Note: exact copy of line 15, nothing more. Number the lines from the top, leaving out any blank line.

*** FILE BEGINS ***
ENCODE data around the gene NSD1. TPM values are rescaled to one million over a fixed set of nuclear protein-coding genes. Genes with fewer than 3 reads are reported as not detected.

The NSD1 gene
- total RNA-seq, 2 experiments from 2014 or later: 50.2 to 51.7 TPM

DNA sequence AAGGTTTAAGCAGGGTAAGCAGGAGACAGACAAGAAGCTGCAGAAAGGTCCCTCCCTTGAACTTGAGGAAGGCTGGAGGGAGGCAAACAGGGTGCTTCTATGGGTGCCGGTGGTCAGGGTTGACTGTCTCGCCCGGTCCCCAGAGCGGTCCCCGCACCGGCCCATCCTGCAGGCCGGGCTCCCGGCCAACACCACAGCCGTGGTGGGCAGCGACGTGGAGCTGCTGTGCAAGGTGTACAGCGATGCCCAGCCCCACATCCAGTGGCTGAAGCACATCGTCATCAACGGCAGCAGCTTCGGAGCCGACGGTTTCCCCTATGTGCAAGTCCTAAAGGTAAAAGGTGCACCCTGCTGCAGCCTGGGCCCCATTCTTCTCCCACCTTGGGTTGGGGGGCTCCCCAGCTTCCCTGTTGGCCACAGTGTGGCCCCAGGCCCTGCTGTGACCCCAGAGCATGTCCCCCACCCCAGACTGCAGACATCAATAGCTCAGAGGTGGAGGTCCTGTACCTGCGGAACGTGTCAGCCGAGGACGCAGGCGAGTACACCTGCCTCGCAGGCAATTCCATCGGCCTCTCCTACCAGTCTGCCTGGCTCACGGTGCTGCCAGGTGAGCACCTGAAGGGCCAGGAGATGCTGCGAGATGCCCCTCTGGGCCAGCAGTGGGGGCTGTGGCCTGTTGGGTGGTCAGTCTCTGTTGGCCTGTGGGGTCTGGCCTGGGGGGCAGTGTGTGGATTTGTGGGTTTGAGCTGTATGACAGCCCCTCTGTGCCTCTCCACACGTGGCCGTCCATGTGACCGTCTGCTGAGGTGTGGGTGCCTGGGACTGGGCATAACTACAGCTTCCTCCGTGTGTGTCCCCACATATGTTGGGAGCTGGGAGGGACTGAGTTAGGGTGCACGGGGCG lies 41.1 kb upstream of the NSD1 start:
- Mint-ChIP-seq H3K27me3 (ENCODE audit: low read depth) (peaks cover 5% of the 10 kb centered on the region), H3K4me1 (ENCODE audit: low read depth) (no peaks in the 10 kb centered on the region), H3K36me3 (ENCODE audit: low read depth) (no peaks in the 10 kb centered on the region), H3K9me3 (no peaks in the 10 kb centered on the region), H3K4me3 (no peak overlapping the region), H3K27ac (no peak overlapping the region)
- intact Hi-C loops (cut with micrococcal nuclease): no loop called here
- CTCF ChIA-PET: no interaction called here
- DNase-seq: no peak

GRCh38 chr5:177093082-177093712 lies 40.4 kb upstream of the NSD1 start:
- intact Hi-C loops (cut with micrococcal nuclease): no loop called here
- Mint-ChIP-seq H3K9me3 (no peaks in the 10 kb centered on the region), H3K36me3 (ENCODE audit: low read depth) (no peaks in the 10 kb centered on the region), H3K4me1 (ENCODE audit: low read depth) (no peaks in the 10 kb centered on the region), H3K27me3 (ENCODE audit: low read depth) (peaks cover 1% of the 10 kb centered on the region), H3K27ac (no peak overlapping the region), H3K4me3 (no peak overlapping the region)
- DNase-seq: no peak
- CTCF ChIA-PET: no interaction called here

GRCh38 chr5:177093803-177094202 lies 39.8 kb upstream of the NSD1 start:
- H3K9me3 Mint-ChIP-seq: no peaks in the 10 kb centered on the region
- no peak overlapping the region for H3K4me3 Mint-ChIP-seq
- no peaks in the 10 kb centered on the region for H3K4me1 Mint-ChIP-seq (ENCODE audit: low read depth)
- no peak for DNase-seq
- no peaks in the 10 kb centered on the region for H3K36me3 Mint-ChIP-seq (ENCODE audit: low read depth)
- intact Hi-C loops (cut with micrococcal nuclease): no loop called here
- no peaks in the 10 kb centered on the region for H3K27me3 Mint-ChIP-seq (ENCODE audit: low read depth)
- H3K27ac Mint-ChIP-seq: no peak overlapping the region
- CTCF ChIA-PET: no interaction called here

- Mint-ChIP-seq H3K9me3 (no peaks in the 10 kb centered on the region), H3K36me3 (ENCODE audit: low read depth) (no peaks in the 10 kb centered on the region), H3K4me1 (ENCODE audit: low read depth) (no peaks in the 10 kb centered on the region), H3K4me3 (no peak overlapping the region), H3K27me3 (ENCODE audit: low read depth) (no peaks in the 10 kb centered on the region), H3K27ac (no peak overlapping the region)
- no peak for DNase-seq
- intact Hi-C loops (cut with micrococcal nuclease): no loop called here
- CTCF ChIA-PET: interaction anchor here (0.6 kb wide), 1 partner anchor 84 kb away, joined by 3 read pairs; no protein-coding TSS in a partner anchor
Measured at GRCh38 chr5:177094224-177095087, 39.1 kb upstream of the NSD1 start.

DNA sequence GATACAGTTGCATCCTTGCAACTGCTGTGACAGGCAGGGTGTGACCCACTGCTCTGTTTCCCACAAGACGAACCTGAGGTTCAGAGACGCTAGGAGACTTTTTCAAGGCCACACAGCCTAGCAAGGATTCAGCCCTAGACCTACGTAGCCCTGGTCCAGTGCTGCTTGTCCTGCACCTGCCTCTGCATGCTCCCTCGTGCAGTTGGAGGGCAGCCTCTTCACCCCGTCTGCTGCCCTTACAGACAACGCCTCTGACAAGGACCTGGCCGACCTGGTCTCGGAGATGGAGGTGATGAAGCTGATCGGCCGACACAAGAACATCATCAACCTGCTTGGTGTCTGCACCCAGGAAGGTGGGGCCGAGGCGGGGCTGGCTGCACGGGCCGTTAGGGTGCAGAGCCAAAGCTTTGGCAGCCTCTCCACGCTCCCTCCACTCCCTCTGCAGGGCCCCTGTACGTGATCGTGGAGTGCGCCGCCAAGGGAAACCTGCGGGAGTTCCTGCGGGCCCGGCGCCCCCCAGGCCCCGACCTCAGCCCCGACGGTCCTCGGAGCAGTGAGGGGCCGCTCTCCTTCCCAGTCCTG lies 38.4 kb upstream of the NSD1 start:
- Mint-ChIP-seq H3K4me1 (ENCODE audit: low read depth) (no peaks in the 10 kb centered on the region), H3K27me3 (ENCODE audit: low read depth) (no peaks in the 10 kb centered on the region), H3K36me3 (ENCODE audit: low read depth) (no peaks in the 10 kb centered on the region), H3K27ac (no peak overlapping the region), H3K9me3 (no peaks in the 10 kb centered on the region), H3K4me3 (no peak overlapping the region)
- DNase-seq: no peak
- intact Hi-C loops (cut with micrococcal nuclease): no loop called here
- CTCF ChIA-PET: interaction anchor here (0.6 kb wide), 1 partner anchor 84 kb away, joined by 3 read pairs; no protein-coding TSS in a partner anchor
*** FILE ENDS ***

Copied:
- H3K9me3 Mint-ChIP-seq: no peaks in the 10 kb centered on the region